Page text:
i2 Technologies: Is the Boom Over?

  • Written By: Steve McVey
  • Published: February 9 2000

i2 Technologies: Is the Boom Over?
S. McVey - February 9th, 2000

Event Summary

i2 Technologies recently announced financial results for its fourth quarter and year ended December 31, 1999. Once again, its 1999 revenues and earnings reached record levels. Total revenues for the full year 1999 grew to $571.1 million, a 55% increase over $369.2 in total revenues for 1998. Excluding charges of $6.6 million associated with acquisitions, net income for 1999 grew 134% to $30.1 million, compared to 1998 net income of $12.8 million, excluding charges of $7.6 million associated with acquisitions.

i2 remains an exception in an enterprise applications industry for which consistently strong earnings are a rarity. In fact, i2's last recorded loss occurred during the second quarter of calendar 1997 in which it made two major acquisitions, THINK Systems and Optimax, totaling over $100 million.

i2 founder and CEO Sanjiv Sidhu attributes his company's success to wide market acceptance of i2's solutions for intelligent eBusiness, a broad application suite that marries i2's supply chain management products and services with Internet commerce enabling technologies.

Market Impact

The recent results reflect i2's immense popularity among information technology professionals. Its repositioning as an eBusiness provider has caught on with investors and ITWO is now a Wall Street darling.

In the midst of this good fortune, few would notice that i2 shows clear signs of decline. Figure 1 shows a marked decline in percentage revenue growth over the past four years, the past year bringing a 55% increase over 1998. This figure is still remarkable in light of its competition but is nonetheless a low point for i2. The similarity of the license and services trend lines indicates i2's consistent revenue mix over the years (5-year average: 63% license; 37% services & support).

There are several reasons behind the slowdown in growth. First, i2 is entering a more mature stage in its lifecycle. Because its products have gained such wide acceptance among Fortune 500 companies, some market resistance within the first tier is inevitable. Although i2 can expect some revival now that the Y2K bug has been exterminated, a greater source of revenue may not be gained until its mid market offerings take hold.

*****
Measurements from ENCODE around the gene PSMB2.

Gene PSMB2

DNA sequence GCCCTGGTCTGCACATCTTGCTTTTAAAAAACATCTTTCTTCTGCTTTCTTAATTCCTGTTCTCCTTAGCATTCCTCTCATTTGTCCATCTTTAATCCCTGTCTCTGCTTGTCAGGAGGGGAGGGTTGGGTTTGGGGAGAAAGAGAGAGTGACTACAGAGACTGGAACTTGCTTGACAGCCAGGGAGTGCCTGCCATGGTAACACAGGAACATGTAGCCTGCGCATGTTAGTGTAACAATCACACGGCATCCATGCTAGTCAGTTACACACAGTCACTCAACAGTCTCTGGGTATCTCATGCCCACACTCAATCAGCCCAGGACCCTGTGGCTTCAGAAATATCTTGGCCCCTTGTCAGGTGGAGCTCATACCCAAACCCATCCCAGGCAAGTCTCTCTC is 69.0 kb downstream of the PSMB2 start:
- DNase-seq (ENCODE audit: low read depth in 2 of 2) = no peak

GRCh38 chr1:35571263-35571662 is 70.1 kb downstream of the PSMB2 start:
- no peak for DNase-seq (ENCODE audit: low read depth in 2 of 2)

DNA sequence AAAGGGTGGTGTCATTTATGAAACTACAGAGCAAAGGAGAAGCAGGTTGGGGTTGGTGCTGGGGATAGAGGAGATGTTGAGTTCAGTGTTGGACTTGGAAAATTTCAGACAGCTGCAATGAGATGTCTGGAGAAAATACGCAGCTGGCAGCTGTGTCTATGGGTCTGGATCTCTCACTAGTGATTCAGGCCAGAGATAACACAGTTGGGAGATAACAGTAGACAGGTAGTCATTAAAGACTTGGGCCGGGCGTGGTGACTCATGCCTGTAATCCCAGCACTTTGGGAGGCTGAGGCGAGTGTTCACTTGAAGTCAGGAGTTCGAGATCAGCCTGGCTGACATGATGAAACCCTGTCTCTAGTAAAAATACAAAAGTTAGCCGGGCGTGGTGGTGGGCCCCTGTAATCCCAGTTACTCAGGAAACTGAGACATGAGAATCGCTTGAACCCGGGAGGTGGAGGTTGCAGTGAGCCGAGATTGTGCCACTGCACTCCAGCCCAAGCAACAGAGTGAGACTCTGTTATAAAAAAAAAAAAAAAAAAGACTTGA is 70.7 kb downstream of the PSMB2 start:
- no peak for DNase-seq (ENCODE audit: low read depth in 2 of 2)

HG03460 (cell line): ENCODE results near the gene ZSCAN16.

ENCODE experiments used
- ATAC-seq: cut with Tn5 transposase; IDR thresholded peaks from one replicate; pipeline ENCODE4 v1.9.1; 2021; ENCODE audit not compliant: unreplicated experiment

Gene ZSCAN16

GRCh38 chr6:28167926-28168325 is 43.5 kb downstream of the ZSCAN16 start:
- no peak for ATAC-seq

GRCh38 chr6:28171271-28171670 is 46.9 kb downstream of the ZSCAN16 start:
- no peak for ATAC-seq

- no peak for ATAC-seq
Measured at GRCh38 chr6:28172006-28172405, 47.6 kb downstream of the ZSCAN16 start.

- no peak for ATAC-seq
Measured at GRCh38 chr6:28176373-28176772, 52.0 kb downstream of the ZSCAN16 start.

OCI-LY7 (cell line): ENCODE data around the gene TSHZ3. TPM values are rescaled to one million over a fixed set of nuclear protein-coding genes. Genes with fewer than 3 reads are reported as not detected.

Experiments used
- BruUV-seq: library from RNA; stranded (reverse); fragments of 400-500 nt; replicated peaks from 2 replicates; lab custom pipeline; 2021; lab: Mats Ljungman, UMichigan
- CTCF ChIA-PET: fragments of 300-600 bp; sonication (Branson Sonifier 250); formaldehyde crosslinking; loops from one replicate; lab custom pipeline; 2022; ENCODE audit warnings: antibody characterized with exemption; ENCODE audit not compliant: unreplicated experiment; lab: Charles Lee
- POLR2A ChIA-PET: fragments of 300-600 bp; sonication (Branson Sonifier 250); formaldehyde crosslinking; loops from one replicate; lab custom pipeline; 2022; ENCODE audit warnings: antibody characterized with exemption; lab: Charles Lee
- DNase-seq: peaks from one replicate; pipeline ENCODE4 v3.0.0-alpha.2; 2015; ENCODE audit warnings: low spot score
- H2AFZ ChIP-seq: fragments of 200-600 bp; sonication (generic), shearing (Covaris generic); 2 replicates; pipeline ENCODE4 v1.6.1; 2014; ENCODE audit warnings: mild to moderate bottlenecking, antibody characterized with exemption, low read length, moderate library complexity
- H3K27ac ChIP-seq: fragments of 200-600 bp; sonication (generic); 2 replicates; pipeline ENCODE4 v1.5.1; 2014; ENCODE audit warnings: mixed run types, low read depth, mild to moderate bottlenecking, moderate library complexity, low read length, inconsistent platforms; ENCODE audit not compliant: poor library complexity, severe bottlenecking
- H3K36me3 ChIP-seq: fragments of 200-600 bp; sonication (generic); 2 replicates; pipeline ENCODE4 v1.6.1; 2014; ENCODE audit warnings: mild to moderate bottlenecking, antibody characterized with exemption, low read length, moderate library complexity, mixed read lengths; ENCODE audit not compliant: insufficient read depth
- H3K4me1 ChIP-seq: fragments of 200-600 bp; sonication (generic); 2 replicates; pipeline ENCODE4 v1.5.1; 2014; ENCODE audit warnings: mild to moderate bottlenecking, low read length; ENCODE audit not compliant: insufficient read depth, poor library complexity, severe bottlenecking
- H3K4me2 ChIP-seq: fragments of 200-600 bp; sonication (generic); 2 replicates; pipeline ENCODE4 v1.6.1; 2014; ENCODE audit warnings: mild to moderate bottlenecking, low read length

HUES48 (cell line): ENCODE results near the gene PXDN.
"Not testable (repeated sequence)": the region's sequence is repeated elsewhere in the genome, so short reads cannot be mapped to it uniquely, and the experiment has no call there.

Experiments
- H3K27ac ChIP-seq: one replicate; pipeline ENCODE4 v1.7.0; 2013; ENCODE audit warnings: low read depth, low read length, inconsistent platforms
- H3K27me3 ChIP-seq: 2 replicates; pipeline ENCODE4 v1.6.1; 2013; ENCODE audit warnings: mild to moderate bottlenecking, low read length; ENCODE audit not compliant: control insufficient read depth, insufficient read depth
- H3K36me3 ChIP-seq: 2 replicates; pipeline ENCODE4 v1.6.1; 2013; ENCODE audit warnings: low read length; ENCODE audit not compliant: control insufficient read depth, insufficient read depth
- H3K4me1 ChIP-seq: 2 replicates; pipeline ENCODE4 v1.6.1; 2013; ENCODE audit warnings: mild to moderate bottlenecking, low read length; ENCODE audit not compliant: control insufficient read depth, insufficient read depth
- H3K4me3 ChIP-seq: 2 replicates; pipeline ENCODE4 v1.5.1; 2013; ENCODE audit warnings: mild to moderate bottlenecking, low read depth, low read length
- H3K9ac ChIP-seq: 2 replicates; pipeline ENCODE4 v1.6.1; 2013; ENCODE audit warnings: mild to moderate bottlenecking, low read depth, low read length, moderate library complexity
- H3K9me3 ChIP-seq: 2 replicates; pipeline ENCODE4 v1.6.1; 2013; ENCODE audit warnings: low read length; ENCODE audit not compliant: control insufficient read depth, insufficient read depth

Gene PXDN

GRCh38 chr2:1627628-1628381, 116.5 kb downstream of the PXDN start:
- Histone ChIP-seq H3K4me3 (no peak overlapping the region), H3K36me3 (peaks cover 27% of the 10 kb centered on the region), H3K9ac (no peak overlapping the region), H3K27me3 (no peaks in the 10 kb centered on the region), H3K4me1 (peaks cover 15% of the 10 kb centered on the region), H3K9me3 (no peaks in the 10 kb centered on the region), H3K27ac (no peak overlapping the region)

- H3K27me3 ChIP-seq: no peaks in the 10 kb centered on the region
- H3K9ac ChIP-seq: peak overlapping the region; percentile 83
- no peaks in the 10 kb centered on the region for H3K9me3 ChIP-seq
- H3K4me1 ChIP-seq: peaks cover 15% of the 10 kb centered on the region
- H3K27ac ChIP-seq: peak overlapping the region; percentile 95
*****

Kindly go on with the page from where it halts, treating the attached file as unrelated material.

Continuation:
Other factors, such as competitive pressures from ERP vendors with like SAP (APO) and Oracle are bound to intensify over the next few years. Some sales execution problems experienced in the first half of 1999 are also to blame for the decline. These problems were highlighted by Sidhu after i2's second quarter and stemmed from sales personnel being unable to sell eBusiness products, a common problem for companies evolving to a new market, in this case Internet commerce software .

User Recommendations

While i2's revenues may not be growing as rapidly as in its youth, there is probably little cause for alarm. i2 benefits from a broad, feature-rich supply chain management software suite, significant technology for applying its applications to Internet fulfillment, a growing slate of online trading networks, a large customer base (although fewer than Manugistics), and a formidable capital position. Its market dominance makes it an attractive partner for e-Commerce, EAI, portals, and other software providers that will further enhance its position.

One market in which i2 has failed to build a presence is application hosting. Vendors like Logility and Descartes Systems Group seem to have more partnerships and offerings in place, although i2 has made a small entry with Factory Planner (FP) via its new online marketplace, HightechMatrix.

Mid market companies in electronics/high tech who want a hosted application for finite capacity planning and detailed manufacturing or distribution scheduling may want to try the new FP offering, but should ask for a free trial and set moderate expectations.


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